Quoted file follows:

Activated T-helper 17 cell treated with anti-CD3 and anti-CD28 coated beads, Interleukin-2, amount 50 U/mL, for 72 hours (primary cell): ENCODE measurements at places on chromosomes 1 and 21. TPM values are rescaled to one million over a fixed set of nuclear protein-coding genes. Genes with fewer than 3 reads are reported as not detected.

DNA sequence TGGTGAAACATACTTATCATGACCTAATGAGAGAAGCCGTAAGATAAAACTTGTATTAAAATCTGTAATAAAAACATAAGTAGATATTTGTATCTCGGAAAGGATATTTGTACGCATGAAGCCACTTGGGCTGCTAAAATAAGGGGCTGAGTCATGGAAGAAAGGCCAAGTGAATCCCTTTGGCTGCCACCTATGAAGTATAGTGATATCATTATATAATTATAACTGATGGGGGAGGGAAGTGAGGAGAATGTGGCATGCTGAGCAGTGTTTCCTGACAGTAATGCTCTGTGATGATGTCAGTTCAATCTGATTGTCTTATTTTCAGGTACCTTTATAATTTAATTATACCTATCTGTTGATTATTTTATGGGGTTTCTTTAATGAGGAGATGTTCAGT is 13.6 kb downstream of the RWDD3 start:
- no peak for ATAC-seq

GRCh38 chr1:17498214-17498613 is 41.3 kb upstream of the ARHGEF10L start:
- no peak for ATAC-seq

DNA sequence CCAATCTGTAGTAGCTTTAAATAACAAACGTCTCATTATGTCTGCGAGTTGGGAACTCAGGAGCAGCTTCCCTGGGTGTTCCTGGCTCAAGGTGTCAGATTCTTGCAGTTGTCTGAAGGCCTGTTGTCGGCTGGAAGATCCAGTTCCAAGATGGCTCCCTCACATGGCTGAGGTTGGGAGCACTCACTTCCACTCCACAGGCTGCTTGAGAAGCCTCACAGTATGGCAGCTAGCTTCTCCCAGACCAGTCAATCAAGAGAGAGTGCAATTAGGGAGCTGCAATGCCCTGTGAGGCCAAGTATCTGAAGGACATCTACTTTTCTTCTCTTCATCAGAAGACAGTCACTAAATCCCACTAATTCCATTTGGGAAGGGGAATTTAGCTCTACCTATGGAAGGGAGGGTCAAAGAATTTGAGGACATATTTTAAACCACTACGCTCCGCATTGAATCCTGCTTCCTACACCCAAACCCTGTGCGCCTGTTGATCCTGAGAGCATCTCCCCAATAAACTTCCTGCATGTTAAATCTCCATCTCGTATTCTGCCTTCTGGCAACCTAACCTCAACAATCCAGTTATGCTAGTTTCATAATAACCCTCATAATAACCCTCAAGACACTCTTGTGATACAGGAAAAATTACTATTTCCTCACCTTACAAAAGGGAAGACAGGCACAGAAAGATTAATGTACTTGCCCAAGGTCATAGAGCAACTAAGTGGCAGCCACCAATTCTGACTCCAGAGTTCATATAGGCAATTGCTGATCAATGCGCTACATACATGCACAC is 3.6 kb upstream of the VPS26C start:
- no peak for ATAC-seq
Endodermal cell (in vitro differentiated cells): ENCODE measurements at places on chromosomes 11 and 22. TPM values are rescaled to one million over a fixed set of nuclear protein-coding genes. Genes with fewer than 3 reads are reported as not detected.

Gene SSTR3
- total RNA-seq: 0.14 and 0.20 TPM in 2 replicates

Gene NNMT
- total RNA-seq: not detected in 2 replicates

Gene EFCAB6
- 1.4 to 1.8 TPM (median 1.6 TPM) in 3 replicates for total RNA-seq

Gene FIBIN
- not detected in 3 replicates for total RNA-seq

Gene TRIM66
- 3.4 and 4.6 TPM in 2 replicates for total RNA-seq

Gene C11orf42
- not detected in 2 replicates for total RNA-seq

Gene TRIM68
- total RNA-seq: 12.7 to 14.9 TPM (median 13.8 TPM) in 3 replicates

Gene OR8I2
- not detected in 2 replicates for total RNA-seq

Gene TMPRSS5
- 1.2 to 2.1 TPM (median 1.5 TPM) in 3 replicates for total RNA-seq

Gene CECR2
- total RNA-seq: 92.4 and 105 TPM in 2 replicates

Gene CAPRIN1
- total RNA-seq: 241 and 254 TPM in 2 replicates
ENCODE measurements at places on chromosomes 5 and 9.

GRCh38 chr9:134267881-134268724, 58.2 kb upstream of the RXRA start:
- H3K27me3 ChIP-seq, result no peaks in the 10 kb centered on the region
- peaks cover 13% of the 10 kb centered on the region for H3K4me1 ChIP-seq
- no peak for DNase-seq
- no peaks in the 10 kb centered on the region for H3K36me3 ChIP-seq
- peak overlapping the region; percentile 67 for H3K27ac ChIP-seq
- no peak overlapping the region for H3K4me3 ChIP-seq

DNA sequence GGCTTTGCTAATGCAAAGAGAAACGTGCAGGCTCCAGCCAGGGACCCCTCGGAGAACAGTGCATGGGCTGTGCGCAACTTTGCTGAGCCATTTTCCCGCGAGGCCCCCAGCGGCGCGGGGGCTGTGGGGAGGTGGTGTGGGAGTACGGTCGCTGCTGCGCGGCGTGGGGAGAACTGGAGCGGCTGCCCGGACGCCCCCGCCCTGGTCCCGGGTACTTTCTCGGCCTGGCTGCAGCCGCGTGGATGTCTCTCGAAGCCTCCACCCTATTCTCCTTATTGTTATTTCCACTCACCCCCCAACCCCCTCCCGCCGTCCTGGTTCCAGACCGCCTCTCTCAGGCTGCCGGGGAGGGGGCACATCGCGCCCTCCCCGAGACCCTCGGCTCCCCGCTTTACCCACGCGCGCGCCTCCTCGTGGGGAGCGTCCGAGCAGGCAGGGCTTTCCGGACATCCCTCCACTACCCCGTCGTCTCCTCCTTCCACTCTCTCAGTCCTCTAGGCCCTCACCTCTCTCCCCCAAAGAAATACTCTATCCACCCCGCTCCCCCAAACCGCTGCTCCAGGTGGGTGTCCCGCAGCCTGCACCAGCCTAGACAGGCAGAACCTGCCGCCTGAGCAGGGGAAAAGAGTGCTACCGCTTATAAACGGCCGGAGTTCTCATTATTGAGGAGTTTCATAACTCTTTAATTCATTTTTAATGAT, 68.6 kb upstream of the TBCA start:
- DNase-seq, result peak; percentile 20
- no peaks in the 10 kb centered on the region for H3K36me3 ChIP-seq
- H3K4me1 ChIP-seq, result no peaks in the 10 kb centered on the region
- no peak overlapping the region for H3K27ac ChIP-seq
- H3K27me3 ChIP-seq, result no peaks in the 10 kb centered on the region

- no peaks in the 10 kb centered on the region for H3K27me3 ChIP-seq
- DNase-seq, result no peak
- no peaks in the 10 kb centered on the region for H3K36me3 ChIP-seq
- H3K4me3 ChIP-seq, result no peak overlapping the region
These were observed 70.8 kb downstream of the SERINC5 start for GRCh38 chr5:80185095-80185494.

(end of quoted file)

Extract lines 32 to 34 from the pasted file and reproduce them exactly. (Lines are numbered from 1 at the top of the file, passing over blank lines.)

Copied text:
GRCh38 chr9:134267881-134268724, 58.2 kb upstream of the RXRA start:
- H3K27me3 ChIP-seq, result no peaks in the 10 kb centered on the region
- peaks cover 13% of the 10 kb centered on the region for H3K4me1 ChIP-seq